RE: What's the problem?
By therealnickdanger on 2/6/2009 10:05:01 AM , Rating: 2
A real problem is like the one we have up here in Minnesota. Illegal Mexicans are stealing (or forging) identities left and right and getting multiple DUIs, then when they get their license suspended and spend a night in detox, they go right back to the DMV and get a new license under a different name. With facial recognition software, these people could be flagged before being issued another license. The on-site staff could then do extra work to verify his identity... Not that our f*cked up system would ever deport him anyway, but at least he wouldn't get a legal license... but then obviously he could still drive and get booze... but whatever.


RE: What's the problem?
By murphyslabrat on 2/6/2009 11:11:33 AM , Rating: 2
Not sure if you're trying to illustrate the ludicrousness of using facial-recognition software, or seriously defending it.

In case of the latter, to do what you describe, they would have to get a new social-security number and a new birth certificate, both under their new name. Or, they would have to go through the immigration process all over again, obtaining a green-card under a different name (assuming the reproduction of all necessary Mexican documents).

In light of that, I would challenge anyone here to come up with a single instance where this technology would protect anyone, as it is proposed for the DMV.


RE: What's the problem?
By Aloonatic on 2/6/2009 4:19:24 AM , Rating: 2
quote:
"if you have nothing to hide, you have nothing to fear"

Please post a blog of all of your bank statements and "private" correspondence for all of us to read. Someone will be around to put cameras in every room of your house which will be streamed live on the internet for all to see. Extra capacity for the bathroom toilet cams for the Japanese market will be catered for, do not worry.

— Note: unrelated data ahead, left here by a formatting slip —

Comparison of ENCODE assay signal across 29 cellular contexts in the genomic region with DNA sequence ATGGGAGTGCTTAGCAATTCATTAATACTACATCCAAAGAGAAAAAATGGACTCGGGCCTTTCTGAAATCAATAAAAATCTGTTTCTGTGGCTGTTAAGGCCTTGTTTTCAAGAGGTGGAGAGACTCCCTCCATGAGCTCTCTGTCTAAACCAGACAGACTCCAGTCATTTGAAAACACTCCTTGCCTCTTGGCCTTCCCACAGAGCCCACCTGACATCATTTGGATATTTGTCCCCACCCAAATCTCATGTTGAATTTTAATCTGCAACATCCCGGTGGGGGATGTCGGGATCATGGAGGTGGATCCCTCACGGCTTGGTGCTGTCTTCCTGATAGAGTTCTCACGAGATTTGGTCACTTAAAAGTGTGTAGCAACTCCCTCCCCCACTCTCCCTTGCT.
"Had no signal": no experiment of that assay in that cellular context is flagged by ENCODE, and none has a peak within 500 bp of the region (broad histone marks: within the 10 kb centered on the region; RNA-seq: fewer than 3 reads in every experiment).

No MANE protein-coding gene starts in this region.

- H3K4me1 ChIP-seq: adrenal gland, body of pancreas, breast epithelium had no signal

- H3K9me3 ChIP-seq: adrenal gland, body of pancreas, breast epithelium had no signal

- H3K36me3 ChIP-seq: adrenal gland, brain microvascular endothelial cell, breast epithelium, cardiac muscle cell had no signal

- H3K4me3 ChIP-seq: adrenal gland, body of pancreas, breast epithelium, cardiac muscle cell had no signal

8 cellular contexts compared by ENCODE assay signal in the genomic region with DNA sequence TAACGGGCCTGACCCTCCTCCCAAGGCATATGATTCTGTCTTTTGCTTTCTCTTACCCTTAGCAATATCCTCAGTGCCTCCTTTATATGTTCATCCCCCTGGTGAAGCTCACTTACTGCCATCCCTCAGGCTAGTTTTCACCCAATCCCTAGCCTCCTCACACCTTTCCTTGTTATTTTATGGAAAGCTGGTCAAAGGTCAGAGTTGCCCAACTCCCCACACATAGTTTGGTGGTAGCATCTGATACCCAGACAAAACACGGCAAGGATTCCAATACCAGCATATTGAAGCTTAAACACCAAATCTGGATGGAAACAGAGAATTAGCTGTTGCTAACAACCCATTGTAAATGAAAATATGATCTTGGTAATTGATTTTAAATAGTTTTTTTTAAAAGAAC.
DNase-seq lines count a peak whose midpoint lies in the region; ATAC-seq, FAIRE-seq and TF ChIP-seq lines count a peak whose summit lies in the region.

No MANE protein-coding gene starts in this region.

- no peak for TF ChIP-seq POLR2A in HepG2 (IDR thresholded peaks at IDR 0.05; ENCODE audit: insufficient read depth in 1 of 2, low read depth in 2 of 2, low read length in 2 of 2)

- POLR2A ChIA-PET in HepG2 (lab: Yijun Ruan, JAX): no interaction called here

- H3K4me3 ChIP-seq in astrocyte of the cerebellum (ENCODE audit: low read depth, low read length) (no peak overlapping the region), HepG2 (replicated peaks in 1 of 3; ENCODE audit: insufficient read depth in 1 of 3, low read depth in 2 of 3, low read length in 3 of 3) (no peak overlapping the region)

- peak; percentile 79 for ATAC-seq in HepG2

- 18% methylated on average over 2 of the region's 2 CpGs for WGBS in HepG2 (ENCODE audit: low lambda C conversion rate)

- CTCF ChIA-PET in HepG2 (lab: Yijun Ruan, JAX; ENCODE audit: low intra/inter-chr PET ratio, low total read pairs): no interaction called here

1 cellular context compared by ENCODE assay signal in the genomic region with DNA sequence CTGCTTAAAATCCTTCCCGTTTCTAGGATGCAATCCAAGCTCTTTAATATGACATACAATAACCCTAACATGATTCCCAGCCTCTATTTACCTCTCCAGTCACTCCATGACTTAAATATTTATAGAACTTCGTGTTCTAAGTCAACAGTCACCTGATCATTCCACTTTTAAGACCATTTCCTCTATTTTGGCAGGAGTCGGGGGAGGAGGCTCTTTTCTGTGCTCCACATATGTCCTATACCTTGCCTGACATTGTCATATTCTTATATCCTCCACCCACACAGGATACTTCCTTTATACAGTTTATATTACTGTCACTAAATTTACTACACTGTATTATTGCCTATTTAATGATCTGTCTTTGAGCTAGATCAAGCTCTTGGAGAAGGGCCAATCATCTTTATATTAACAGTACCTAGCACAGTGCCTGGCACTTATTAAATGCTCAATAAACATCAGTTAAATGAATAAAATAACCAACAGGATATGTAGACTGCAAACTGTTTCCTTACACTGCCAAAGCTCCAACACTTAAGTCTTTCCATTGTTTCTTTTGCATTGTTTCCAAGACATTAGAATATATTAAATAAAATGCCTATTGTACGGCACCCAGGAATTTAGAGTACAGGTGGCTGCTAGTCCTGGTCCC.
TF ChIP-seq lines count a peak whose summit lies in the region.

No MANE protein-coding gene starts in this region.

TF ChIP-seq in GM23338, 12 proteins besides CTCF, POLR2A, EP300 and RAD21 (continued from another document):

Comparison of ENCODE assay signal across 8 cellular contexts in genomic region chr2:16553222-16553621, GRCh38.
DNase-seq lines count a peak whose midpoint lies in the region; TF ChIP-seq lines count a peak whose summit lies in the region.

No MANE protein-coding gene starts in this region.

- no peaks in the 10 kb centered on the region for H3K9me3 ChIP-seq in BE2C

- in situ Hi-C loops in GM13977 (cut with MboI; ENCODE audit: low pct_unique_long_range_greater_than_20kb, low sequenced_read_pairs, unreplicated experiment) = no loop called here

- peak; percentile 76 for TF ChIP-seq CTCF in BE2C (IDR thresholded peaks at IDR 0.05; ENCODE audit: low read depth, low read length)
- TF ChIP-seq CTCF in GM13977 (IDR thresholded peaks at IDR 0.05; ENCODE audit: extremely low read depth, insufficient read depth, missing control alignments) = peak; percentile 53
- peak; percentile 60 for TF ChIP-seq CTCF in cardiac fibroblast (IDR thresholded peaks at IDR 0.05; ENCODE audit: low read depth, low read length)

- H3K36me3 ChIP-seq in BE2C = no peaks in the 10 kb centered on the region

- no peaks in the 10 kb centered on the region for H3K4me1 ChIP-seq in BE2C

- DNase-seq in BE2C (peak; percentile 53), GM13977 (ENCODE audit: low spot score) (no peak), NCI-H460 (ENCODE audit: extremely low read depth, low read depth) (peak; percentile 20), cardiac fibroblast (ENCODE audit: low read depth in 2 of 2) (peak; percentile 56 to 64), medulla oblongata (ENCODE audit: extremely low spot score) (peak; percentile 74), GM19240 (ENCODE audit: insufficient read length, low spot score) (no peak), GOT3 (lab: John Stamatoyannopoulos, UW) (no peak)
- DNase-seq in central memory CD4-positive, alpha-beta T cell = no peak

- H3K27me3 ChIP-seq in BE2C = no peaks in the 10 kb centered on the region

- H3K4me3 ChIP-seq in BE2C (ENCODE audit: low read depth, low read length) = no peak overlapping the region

Failure to comply can mean only one thing, you have something to fear. Probably because you are funding terrorism, witting love letters to Bin-Ladin and making bombs in your living room.

Please stay were you are the correct authorities will be around to pick you up, who will then render you to a friendly nation to have the truth persuaded out of you.

Whilst you are waiting, please take a look at our range of orange jumpsuits and shackle accessories. You have the right to remain fabulous, but that's about it.

As long as you have nothing to hide that is.


RE: What's the problem?
By grcunning on 2/6/2009 8:25:57 AM , Rating: 1
The Nazis would have absolutely loved this technology.
Because, as you mentioned

If you have nothing to hide, you have nothing to fear.

Always trust the government, they have your best interest in mind.


RE: What's the problem?
By Reclaimer77 on 2/7/2009 1:25:23 PM , Rating: 2
quote:
The Nazis would have absolutely loved this technology. Because, as you mentioned


Yeah because people who rounded up and attempted to exterminate an entire race would really be interested in facial recognition...

/sarcasm


"This is about the Internet.  Everything on the Internet is encrypted. This is not a BlackBerry-only issue. If they can't deal with the Internet, they should shut it off." -- RIM co-CEO Michael Lazaridis